Once a copying run has got under way, all the above processes work in sequence without trouble, but difficulties are encountered at the beginning of a copying run when some of the mechanically moving parts have not reached their required speed. It is extremely important that the various parts of the machine should move in synchronism, in order that an accurate reproduction of the document being reproduced can be made on the sheet of support material. It has been found that the sheet feed apparatus does not reach the required speed in time to feed a sheet through the drum to receive the first image in a copying run, and accordingly the feeding of a sheet is inhibited. This means that the image is formed and developed, and all the developer material deposited on the xerographic drum passes to the cleaning station, causing wastage of developer material and creation of dust clouds at the cleaning station which may escape to contaminate other parts of the apparatus.
According to the present invention, there is provided a copying machine comprising an electrostatographic surface, means to set the selected number of copies to be made by the apparatus, means to drive the plate a plurality of times successively from a charging station through an exposure station to a developing station, and means to render at least one of said stations inoperative for a period at the start of the copying run in order to allow all parts of the apparatus to reach operative conditions.
An example of the invention will now be described with reference to the accompanying drawings in which:
FIG. 1 is a diagrammatic layout of a copying machine as described in British patent specification No. 1122622,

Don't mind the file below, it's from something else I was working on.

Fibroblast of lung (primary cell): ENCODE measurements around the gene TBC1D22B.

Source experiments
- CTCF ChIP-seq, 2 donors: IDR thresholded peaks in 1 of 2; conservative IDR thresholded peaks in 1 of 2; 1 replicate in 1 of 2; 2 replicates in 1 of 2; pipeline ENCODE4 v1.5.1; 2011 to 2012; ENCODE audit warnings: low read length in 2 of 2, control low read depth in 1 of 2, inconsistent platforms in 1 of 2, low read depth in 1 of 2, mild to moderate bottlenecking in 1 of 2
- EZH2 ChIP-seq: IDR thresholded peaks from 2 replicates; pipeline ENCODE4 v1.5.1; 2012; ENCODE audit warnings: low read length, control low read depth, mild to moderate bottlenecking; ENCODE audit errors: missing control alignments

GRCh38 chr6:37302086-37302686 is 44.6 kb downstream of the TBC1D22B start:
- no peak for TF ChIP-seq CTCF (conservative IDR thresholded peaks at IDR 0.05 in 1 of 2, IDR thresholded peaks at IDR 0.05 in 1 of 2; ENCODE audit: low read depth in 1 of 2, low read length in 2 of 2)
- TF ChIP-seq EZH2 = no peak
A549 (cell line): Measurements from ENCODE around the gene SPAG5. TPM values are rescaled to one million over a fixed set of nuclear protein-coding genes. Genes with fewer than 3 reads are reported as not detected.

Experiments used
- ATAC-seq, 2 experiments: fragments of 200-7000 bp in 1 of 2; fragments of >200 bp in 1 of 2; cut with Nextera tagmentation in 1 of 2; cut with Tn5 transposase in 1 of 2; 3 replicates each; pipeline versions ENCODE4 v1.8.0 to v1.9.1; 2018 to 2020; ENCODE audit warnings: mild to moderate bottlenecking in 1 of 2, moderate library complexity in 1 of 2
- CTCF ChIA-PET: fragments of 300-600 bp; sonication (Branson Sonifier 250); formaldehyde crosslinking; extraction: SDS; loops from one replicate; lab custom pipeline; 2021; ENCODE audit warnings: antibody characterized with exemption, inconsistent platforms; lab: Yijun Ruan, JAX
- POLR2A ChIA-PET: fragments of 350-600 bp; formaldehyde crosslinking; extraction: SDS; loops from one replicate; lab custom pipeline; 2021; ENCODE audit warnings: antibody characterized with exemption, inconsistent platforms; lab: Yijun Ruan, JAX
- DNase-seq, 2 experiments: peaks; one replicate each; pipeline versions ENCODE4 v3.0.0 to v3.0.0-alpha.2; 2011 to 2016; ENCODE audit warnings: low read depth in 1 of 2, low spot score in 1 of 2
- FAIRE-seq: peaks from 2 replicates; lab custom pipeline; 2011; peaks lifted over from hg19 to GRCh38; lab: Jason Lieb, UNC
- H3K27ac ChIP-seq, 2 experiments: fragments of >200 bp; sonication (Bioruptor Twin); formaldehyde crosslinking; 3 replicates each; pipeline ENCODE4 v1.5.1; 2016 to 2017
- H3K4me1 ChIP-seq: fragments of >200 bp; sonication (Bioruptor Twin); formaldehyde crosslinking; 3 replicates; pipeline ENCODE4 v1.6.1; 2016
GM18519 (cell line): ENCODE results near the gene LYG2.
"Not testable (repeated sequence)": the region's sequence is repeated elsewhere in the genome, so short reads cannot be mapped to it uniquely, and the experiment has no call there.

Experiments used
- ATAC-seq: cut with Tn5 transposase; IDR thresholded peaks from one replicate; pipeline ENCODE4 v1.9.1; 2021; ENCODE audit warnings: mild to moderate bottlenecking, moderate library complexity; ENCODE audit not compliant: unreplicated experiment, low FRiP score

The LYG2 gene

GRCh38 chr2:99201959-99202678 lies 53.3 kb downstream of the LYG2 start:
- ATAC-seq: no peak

FIG. 2 is a circuit diagram for controlling the apparatus of FIG. 1 according to the present invention.
In FIG. 1, an electrostatographic surface in the form of a xerographic drum 20 rotates in turn through a charging station A at which a uniform charge is applied by means of a corona discharge device 21 through an exposure station B at which a flowing light image is projected by means of an oscillating plane mirror 23, a fixed lens 24 and a fixed plane mirror 25 from a document placed face downwards on a curved platen 22 and illuminated by lamps LMP. The flowing light image creates a latent electrostatic image from the uniform charge applied by the device 21 and this is developed at the developing station C by two component developer material which is caused to cascade over the drum surface. The developed image on the drum passes to the transfer station D at the bottom of the drum at which a sheet of paper fed on a supply 40 by a conveyor 44 and drive roller 45 is fed into contact with the drum surface and moves the same peripheral speed. Transfer of the toner powder is achieved by a corona discharge device 51, after which the paper is stripped from the drum by a puffer 52 and transported by a further conveyor 55 to a fuser 60 and thence by a conveyor 65 to an output tray 61. The drum surface, after leaving the transfer station passes a cleaning station E which includes a corona precleaning device 66, a rotating brush 71 and a discharge lamp LMP 1. The drum then passes through the processing stations a second time.